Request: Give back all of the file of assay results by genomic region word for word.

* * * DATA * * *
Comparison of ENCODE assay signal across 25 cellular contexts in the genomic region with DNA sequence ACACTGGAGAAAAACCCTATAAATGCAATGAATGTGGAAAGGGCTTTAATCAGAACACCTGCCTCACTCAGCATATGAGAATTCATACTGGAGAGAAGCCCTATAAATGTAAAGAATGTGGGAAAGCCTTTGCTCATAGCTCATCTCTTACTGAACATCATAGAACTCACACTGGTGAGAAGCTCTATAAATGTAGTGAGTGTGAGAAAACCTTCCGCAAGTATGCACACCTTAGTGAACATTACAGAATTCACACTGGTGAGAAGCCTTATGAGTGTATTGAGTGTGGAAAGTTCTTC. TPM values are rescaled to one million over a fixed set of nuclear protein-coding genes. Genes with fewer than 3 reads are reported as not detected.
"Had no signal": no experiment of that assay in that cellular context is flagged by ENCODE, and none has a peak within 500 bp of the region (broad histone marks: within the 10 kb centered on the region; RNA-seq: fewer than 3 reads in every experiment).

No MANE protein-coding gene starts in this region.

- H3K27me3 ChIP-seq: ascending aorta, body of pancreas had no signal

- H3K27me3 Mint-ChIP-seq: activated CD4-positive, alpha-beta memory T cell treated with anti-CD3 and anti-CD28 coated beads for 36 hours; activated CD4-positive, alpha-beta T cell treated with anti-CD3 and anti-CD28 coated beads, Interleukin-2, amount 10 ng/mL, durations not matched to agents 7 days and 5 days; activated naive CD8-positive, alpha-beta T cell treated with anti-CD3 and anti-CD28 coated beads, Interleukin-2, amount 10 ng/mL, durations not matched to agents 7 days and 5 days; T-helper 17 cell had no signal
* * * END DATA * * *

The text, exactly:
Comparison of ENCODE assay signal across 25 cellular contexts in the genomic region with DNA sequence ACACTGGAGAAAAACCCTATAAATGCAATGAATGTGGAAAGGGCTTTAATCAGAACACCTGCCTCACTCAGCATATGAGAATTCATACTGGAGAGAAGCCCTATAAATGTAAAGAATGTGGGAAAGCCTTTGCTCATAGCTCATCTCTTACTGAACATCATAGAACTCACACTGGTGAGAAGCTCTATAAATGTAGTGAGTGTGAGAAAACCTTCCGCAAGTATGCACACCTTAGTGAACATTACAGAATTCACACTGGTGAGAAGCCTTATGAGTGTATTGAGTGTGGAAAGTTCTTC. TPM values are rescaled to one million over a fixed set of nuclear protein-coding genes. Genes with fewer than 3 reads are reported as not detected.
"Had no signal": no experiment of that assay in that cellular context is flagged by ENCODE, and none has a peak within 500 bp of the region (broad histone marks: within the 10 kb centered on the region; RNA-seq: fewer than 3 reads in every experiment).

No MANE protein-coding gene starts in this region.

- H3K27me3 ChIP-seq: ascending aorta, body of pancreas had no signal

- H3K27me3 Mint-ChIP-seq: activated CD4-positive, alpha-beta memory T cell treated with anti-CD3 and anti-CD28 coated beads for 36 hours; activated CD4-positive, alpha-beta T cell treated with anti-CD3 and anti-CD28 coated beads, Interleukin-2, amount 10 ng/mL, durations not matched to agents 7 days and 5 days; activated naive CD8-positive, alpha-beta T cell treated with anti-CD3 and anti-CD28 coated beads, Interleukin-2, amount 10 ng/mL, durations not matched to agents 7 days and 5 days; T-helper 17 cell had no signal